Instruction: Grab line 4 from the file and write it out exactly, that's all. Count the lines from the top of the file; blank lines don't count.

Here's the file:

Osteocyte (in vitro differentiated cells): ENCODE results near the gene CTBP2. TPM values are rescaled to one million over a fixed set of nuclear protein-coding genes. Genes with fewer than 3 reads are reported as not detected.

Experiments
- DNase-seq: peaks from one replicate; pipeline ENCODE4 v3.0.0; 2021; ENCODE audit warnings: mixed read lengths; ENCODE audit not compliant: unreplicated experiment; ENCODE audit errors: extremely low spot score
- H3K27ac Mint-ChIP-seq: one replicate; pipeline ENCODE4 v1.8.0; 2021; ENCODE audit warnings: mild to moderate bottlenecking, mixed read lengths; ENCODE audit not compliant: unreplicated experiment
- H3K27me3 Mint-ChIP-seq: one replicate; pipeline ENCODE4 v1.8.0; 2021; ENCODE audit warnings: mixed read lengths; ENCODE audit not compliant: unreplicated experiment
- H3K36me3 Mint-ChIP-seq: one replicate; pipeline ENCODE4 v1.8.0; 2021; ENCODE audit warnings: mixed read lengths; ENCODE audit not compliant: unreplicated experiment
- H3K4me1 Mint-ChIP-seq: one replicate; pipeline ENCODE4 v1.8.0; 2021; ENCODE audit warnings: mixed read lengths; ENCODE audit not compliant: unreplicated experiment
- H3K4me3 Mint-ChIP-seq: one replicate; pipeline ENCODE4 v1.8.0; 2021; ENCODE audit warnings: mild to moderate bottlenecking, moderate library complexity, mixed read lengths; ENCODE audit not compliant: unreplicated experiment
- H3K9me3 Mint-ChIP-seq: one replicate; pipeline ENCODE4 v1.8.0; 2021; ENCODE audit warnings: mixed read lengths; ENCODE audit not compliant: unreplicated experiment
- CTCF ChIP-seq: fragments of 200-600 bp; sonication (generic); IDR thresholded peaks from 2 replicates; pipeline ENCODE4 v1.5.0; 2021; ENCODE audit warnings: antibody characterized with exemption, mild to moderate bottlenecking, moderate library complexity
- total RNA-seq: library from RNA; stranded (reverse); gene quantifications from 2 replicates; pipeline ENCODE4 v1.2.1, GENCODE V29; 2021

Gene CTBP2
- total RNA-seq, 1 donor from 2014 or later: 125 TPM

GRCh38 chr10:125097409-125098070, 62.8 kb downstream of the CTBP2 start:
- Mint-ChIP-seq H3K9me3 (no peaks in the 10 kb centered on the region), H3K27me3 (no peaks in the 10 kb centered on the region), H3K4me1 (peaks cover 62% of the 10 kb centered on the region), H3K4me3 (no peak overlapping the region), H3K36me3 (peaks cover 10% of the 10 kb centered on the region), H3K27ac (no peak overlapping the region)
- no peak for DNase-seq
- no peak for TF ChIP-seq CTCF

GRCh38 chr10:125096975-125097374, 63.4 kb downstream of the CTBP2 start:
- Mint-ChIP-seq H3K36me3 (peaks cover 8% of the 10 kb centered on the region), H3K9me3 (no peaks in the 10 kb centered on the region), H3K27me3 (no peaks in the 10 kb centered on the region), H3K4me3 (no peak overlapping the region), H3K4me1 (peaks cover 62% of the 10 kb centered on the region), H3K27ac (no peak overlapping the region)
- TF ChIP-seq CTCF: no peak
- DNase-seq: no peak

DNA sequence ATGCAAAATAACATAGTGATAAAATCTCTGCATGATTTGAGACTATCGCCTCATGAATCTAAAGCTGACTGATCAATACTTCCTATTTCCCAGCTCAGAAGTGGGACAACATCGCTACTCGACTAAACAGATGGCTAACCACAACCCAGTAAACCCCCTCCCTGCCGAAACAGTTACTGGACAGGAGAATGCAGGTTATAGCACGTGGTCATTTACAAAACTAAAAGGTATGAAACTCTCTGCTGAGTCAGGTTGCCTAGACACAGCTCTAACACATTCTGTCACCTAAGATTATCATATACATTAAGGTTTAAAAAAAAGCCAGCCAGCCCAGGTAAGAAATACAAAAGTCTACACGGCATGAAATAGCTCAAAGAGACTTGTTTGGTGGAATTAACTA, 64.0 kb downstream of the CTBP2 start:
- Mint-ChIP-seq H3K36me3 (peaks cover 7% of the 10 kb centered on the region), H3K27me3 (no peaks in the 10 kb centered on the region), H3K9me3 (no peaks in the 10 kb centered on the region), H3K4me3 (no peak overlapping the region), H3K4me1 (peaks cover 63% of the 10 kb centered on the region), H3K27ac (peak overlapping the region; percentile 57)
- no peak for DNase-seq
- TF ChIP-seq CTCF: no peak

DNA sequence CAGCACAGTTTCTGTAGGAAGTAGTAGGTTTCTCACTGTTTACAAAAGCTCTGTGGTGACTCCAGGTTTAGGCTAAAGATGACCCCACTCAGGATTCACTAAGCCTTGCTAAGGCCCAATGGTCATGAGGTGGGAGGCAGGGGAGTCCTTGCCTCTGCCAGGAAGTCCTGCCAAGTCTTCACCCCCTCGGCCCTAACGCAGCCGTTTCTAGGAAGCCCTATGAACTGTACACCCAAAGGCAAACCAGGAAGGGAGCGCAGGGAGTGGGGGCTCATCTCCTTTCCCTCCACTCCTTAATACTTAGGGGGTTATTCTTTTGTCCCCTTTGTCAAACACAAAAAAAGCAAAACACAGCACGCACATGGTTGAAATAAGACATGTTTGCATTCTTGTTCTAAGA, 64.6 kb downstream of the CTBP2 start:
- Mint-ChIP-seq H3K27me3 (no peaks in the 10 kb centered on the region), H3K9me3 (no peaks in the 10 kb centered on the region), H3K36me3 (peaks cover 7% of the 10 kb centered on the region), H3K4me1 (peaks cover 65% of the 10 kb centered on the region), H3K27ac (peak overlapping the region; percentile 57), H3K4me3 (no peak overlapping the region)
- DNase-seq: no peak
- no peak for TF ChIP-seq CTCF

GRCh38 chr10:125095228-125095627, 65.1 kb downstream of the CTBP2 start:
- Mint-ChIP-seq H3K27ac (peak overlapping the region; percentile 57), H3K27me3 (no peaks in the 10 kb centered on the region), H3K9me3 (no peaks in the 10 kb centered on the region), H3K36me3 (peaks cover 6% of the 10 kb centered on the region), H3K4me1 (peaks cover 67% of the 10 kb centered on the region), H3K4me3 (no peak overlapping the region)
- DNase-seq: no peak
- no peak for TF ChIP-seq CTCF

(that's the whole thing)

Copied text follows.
- H3K27ac Mint-ChIP-seq: one replicate; pipeline ENCODE4 v1.8.0; 2021; ENCODE audit warnings: mild to moderate bottlenecking, mixed read lengths; ENCODE audit not compliant: unreplicated experiment